Now that Cal Ripken, Jr. and Tony Gwynn have been elected to the Hall of Fame, expect a few new titles to hit the bookshelves in the very near future.
When Ripken was approaching Lou Gehrig’s record for consecutive games played, writers worked overtime to mark the event, either in newspaper columns or elsewhere. Books by or about him include Cal Ripken Jr.: My Story (Dial, 1999); Baseball’s Iron Man: Cal Ripken Jr.: A Tribute (Sports Publishing, 2007); Nine Innings with Cal Ripken Jr. (Beckett Publications, 1998); Ironman: The Cal Ripken Jr. Story by Harvey Rosenfeld (St. Martin’s Press, 1995). Ripken has also had a hand in several instructionals, particularly for younger players.
Gwynn never received the ink that Ripken did, despite the fact that he was arguably the better hitter. Still, a couple of books have his name on it, including Tony Gwynn , Mr. Padre, by Barry Bloom (Sports Publishing, 1999) and Tony, by Gwynn and Jim Geschke (McGraw-Hill Contemporary, 1986), and a couple of instructionals, including Tony Gwynn’s Total Baseball Player (with Jim Rosenthal, St. Martin’s Griffin, 1992) and The Art of Hitting (with Roger Vaughan, GT Publishing Corporation, 1998)
Several of those on this years ballot who did not get the nod have already had their stories captured on the page. Herewith a selected and annotated bibliography. The astute reader will not from the release date that many publishers took advantage of a player’s notoriety after a particularly good season or specific event. For example, Jose Canseco‘s Juiced came out immediately prior to his appearance before the Senate Committee hearings on steroids and baseball. Similarly, though less dramatic, Eric Davis‘ Born to Play hit the bookstores after a successful comeback following his battle with colon cancer.
After he broke Roger Maris’ single season record for homers, Mark McGwire was the subject of numerous exciting and colorful books, including Celebrating 70: Mark McGwire’s Historic Season, by Bernie Miklasz (McGraw-Hill Contemporary 1998) and Mark McGwire: Home Run Hero, by Rob Rains (St. Martin’s Press 1999).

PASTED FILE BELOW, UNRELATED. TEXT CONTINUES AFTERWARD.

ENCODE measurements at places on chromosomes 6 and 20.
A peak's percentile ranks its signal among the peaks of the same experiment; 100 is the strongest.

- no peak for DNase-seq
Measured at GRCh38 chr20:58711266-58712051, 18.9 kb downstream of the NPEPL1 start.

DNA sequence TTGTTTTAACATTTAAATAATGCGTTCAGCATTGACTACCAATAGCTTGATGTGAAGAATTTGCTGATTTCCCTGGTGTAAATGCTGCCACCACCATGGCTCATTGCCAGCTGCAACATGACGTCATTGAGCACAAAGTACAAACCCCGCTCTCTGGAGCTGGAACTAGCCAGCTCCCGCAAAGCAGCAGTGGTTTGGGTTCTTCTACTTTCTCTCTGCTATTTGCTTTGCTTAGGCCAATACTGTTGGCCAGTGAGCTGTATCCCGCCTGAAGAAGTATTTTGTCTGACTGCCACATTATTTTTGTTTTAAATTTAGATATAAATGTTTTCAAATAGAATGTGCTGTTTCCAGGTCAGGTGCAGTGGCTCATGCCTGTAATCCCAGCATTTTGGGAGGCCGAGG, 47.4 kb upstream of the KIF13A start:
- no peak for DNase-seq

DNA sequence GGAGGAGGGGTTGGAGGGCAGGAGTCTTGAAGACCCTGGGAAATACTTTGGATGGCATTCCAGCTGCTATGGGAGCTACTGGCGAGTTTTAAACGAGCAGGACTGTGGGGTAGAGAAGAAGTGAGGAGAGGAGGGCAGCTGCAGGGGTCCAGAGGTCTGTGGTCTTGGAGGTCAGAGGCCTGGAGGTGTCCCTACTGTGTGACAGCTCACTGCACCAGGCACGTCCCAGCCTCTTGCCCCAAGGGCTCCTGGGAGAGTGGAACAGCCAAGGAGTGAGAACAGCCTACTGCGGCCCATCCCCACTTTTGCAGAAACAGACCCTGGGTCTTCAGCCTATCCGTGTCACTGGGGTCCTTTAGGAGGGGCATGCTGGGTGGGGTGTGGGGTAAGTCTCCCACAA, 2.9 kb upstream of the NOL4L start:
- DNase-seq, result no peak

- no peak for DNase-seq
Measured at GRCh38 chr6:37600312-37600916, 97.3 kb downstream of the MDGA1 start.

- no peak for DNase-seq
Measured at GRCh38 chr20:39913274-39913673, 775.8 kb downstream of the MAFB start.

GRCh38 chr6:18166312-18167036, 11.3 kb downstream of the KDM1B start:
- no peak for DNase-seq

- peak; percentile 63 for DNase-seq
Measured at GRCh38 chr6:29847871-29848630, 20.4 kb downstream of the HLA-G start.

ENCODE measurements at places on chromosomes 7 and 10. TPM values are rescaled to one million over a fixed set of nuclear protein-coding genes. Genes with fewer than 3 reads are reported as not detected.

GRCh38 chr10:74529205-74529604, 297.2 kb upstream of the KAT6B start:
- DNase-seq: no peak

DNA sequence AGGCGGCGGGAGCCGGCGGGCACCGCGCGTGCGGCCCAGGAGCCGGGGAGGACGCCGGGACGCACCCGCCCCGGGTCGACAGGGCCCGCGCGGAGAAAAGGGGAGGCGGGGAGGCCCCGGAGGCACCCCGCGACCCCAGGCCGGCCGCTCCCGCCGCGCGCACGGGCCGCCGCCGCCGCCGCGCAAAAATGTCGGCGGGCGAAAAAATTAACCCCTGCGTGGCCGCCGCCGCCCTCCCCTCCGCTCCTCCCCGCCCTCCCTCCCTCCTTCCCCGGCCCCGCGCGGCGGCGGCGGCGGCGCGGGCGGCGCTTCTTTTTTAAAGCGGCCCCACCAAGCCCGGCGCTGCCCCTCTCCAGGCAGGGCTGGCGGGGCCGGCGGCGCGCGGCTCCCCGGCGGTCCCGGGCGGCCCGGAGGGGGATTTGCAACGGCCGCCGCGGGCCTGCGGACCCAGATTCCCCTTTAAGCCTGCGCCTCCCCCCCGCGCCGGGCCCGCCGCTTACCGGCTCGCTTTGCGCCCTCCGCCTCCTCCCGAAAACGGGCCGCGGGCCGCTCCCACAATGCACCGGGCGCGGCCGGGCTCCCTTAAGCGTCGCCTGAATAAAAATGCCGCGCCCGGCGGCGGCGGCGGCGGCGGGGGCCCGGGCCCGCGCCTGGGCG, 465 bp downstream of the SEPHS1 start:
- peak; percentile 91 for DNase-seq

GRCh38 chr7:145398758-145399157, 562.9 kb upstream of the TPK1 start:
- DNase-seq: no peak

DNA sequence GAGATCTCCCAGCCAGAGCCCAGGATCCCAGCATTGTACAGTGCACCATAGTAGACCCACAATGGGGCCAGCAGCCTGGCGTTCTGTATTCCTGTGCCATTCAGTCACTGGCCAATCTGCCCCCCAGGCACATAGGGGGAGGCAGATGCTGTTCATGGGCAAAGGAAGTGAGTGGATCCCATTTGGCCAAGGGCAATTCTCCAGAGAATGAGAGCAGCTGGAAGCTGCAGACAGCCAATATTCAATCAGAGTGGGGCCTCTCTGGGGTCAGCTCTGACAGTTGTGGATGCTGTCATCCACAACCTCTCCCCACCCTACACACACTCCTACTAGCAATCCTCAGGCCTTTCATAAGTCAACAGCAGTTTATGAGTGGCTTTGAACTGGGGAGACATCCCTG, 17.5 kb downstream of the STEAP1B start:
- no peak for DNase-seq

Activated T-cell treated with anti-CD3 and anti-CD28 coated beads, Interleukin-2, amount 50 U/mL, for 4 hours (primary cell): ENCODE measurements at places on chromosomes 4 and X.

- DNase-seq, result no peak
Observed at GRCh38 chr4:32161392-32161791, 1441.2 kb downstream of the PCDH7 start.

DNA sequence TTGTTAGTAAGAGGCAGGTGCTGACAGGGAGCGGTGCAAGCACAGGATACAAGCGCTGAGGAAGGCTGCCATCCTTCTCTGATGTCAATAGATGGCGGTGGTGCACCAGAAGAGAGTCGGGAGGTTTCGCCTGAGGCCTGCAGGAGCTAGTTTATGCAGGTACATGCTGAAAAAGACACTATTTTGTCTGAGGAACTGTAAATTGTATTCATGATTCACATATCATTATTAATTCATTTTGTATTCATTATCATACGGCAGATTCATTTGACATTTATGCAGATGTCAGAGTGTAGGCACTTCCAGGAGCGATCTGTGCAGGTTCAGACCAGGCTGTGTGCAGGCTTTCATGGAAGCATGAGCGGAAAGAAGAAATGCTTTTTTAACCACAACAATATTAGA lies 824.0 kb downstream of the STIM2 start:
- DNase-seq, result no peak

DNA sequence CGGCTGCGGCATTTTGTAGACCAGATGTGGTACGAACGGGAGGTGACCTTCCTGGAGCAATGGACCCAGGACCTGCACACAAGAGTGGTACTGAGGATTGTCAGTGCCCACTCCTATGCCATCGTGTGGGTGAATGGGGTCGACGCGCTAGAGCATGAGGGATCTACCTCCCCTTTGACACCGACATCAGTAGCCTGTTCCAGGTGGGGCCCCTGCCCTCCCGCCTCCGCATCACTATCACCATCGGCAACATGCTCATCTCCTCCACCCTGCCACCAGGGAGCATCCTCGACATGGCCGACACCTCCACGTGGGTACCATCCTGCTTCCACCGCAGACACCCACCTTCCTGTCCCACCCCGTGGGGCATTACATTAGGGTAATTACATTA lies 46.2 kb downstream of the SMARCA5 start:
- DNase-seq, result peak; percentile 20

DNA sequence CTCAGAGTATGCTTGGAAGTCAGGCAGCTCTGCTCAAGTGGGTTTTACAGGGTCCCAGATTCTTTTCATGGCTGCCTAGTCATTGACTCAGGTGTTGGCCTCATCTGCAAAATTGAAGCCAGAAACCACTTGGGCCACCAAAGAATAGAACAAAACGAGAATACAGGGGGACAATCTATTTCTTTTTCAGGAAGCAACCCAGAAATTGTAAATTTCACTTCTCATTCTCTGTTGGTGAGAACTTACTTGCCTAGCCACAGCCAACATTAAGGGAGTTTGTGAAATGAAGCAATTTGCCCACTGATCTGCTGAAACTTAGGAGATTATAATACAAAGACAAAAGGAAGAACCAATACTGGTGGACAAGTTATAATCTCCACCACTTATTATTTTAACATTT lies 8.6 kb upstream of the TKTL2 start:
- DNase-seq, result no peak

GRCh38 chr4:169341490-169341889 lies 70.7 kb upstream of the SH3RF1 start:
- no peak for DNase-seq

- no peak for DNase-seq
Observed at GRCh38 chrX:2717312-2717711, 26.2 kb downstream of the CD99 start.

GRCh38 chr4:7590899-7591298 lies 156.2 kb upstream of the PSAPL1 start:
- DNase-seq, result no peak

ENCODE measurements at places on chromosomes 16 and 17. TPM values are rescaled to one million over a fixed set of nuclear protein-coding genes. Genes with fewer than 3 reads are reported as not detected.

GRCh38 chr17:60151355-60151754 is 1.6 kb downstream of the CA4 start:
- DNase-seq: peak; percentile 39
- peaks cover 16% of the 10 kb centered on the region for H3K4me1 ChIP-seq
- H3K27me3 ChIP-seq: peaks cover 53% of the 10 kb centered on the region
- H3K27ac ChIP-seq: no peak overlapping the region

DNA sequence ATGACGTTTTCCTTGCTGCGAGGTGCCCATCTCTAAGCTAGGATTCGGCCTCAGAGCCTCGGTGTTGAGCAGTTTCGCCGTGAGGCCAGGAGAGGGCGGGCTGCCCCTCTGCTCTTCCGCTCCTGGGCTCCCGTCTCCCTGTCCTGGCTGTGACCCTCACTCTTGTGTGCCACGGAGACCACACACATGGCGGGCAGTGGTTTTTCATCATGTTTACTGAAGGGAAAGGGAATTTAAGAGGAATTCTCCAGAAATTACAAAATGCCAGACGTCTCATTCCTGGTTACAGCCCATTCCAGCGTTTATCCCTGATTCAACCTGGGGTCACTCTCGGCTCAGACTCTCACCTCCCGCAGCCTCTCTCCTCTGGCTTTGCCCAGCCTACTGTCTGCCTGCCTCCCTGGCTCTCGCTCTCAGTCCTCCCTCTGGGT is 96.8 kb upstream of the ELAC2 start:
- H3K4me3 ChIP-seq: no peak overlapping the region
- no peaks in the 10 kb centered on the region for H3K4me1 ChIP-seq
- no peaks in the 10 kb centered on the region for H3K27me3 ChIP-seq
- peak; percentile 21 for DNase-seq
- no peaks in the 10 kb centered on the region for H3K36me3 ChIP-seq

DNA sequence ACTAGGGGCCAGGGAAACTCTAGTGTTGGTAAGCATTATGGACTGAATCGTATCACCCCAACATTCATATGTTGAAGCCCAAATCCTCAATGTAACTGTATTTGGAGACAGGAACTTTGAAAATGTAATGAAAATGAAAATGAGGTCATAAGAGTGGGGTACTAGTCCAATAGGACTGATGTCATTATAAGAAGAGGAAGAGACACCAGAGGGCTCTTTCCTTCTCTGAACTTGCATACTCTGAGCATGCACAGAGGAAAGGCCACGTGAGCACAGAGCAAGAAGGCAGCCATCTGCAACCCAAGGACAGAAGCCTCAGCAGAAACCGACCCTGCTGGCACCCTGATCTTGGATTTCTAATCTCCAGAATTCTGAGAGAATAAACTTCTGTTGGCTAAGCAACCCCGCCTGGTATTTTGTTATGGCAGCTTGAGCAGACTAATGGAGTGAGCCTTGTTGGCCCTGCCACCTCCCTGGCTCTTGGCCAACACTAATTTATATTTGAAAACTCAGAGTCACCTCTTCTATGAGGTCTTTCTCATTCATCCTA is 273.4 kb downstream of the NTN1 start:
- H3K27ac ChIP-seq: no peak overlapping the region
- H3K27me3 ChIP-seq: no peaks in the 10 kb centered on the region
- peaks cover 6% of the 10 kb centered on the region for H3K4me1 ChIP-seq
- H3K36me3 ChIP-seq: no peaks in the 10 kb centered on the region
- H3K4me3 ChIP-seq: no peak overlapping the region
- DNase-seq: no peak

Canseco’s tell-all tome, Juiced : Wild Times, Rampant ‘Roids, Smash Hits, and How Basebal l Got Big (Regan Books, 2005), opened the whole can of worms that no doubt contributed to McGwire’s exlcusion this year, and perhaps for the foreseeable future. Canseco makes some pretty outrageous claims and did not endear himself to ex-teammates or fans (or Bud Selig or any of the congressmen, who certainly didn’t ask for that kind of headache). Albert Belle was another whose surly relationship with the writers couldn;t have helped his cause any. Not that he had the numbers anyway, although he was the most feared batter in the game for a time. He tries to explain himself in Don’t Call Me Joey: The Wit and Wisdom of Albert "Joey" Belle (ECW, 1998).
Andre Dawson: Andre Dawson, by Dawson and Tom Bird (Zondervan, 1995). "The Hawk" was a solid leader and gained notoriety for winning the NL MVP award while playing for a last-place Cubs team.
Orel Hershiser: Out of the Blue: Orel Hershiser by Hershiser and Jerry B. Jenkins (Wolgemuth & Hyatt Pub, 1989). This one was released after his standout 1988 season in whiuch he set the new standard of 59 consecutive scoreless innings, a 23-8 record, and MVP awards for the NL Championship Series as well as the World Series. Both Out of the Blue and Between the Lines: Nine Things Baseball Taught Me About Life, written with Robert Wolgemuth (Faithwords 2005) stress his fervent Christian faith.
Tommy John enjoyed a successful career following pioneering surgery by Dr. Frank Jobe. John won 166 games after the procedure that bears his name, to finish with 288 victories in 26 years. He found time to pen three books: The Tommy John Story (F.H. Revell Company, 1978); The Sally and Tommy John Story: Our Life in Baseball (Macmillan, 1983); and TJ: My Twenty-Six Years in Baseball, written with Dan Valenti (Bantam, 1991).
Don Mattingly: The best we can do is a instructional that’s due out this year: Don Mattingly’s Hitting Is Simple: The ABC’s of Batting .300, with Jim Rosenthal, Don Mattingly, Rod Carew, and Joe Torre (St. Martin’s Press)
Paul O’Neill: Me and My Dad: A Baseball Memoir by O’Neill and Burton Rocks (Harper, 2004), a surprisingly thoughtful effort by a player who was charitably known as a "red ***."
I’ve been meaning to make a list of my baseball library for some time, but found the prospect too daunting. Util recently.
Thanks to Librarything.com, all one has to do is (usually) type in the ISBN number or title and all the info is provided in a nice format of the cataloguer’s choosing. So far, I’ve input over 1,000 titles, not counting magazines, yearbooks, etc., with several hundred more to be entered.
Cataloguing up to 200 titles is free. Anything more than that will cost, as of this writing, either $10 for an annual subscription or $25 for a "lifetime" subscription (whatever that means). It’s any interesting community, seeing who’s reading what, where.
For the curious among you, click here to view my library.